Team also found that accumulation of glutamate in brain synapses may play a key role in initiation.
A worldwide collaboration of researchers has identified a genetic risk factor associated with common types of migraine. The researchers, who looked at genetic data of more than 50,000 people, have also produced insights into the triggers for migraine attacks.
Although scientists have previously described genetic mutations giving rise to rare and extreme forms of migraine, this is reportedly the first time a team has identified a genetic variant giving rise to the common form of the condition.
“This is the first time we have been able to peer into the genomes of many thousands of people and find genetic clues to understand common migraine,” says Aarno Palotie, M.D., Ph.D., chair of the International Headache Genetics Consortium at the Wellcome Trust Sanger Institute, which spearheaded the study. Results were published August 29 in Nature Genetics in a paper titled “Genome-wide association study of migraine implicates a common susceptibility variant on 8q22.1.” Wellcome Trust investigators were joined by scientists from over 40 centers around the world.
The team found that patients with a particular DNA variant on chromosome 8 between two genes, PGCP and MTDH/AEG-1, have a significantly greater risk for developing migraine. The variant appears to alter the activity of MTDH/AEG-1 in cells, which regulates the activity of the EAAT2 gene; the EAAT2 protein is responsible for clearing glutamate from brain synapses in the brain. The results suggest that an accumulation of glutamate in synapses in the brain may play a key role in the initiation of migraine attacks.
EAAT2 has previously been linked with other neurological diseases including epilepsy, schizophrenia, and various mood and anxiety disorders. “Although we knew that the EAAT2 gene has a crucial role to play in neurological processes in humans and potentially in the development of migraine, until now, no genetic link has been identified to suggest that glutamate accumulation in the brain could play a role in common migraine,” says co-senior author of the study Christian Kubisch of University of Ulm, Germany (previously at the University of Cologne where he conducted his research for this study).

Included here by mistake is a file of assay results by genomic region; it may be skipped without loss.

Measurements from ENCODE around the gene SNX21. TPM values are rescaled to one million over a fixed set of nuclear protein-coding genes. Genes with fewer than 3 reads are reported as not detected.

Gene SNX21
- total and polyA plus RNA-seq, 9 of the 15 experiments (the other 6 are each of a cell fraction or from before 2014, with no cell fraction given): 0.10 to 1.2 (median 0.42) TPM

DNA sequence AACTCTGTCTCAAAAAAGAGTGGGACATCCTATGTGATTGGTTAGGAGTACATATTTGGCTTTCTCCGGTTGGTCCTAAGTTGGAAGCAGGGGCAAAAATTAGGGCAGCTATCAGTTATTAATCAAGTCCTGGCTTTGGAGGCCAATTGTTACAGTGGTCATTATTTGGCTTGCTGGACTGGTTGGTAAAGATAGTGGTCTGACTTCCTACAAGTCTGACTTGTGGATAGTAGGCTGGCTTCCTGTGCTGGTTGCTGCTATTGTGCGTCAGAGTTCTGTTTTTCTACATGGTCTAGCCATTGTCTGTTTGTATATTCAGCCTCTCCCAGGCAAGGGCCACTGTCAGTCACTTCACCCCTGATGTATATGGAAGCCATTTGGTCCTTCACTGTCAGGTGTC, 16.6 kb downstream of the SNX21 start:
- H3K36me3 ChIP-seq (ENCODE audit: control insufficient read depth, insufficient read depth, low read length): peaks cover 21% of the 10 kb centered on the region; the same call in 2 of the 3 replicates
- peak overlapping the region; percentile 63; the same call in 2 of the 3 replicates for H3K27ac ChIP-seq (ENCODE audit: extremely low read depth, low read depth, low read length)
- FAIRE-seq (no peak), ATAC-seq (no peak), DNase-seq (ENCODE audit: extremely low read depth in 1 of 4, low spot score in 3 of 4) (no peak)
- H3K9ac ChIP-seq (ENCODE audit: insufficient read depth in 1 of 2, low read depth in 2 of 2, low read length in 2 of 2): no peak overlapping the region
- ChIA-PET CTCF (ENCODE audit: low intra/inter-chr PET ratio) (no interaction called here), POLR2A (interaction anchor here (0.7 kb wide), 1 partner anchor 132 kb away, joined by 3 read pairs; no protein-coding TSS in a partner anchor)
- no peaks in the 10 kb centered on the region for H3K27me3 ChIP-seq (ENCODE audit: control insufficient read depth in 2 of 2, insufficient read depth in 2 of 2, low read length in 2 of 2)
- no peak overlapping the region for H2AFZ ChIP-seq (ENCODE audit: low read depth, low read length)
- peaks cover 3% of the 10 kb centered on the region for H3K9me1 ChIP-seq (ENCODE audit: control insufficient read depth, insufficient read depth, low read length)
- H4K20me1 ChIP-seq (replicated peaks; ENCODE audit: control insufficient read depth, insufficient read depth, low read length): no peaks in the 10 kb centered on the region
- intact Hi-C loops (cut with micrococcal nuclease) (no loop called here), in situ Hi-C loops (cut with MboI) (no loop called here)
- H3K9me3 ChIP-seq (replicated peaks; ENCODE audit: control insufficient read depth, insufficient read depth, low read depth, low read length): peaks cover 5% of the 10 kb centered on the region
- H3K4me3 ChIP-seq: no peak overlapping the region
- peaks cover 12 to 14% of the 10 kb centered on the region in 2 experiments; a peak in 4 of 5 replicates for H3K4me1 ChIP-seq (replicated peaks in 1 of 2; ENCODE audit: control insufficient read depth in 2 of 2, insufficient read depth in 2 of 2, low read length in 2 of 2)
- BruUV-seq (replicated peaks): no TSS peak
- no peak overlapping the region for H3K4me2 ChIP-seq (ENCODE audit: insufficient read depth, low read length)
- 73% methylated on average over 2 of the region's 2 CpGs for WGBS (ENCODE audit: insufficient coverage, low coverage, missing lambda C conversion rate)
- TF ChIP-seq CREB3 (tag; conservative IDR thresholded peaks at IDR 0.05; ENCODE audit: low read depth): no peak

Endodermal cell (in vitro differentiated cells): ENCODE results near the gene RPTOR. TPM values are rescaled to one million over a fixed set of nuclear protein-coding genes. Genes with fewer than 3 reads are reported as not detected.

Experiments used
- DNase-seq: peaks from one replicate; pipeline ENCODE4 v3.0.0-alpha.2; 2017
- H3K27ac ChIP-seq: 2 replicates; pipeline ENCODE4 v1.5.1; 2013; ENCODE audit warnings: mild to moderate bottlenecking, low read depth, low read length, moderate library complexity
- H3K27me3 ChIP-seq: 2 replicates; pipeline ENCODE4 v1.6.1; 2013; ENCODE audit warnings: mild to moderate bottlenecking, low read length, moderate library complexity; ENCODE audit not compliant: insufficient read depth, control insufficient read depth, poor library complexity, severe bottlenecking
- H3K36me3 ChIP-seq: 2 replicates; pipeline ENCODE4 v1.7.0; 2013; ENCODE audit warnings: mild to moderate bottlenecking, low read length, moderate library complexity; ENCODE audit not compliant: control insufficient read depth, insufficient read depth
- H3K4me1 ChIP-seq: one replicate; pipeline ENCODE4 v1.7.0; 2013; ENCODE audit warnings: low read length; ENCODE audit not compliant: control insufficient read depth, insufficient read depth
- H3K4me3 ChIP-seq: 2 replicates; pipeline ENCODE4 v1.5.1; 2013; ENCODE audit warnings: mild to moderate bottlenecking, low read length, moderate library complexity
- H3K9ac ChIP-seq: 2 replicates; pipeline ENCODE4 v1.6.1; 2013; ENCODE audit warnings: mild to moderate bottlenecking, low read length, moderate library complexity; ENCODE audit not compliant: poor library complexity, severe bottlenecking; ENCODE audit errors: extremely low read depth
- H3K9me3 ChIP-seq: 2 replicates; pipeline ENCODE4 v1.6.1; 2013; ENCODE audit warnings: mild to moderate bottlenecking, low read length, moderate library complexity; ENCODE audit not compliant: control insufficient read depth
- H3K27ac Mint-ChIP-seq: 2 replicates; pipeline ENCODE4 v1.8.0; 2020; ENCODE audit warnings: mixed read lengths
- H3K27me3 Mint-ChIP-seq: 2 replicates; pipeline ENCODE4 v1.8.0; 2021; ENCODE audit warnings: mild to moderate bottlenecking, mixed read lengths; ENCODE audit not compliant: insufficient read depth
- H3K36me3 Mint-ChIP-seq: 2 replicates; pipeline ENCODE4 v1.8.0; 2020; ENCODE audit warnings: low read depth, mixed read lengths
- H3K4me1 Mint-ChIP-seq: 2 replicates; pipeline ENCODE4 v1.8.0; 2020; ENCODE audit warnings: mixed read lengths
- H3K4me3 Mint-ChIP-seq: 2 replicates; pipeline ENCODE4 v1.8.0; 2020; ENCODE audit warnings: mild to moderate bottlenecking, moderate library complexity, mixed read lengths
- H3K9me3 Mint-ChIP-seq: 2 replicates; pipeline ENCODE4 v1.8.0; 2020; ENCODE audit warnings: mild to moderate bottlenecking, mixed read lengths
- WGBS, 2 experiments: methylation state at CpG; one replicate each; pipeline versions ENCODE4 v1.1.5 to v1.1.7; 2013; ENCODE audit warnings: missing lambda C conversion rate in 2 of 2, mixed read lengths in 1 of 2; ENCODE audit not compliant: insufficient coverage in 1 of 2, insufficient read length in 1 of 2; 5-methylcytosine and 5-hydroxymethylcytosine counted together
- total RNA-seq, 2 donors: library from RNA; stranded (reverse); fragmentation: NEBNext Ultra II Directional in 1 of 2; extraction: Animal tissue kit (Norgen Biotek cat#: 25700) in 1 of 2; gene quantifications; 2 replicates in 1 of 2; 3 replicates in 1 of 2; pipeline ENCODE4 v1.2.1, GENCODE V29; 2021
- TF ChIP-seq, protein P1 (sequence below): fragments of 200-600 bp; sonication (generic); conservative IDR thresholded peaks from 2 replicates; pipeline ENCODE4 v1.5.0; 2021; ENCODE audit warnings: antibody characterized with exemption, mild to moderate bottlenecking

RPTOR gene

The scientists carried out a genome-wide association study, comparing the genomes of more than 3,000 people from Finland, Germany, and The Netherlands with migraine with the genomes of more than 10,000 nonmigraineurs, recruited from pre-existing studies. To confirm their link, the team compared the genomes of a second group of more than 3,000 patients with over 40,000 apparently healthy people.
The authors caution that further study will be needed, both into the DNA variant and its regulatory effect on the genes flanking it, to shed light on the mechanism for the occurrence of migraine attacks, and into additional contributing genetic factors.
The authors also suggest that broader population samples should be interrogated. “Although the patients in the study were all diagnosed with common migraine, they were largely recruited from specialist headache clinics,” says and Gisela Terwindt, M.D., Ph.D., of Leiden University Medical Center, another senior author of the study. “Because they are attending headache clinics they are likely to represent only the more extreme end of those who suffer common migraine. In the future, we should look at associations across the general population including also people who are less severely affected.”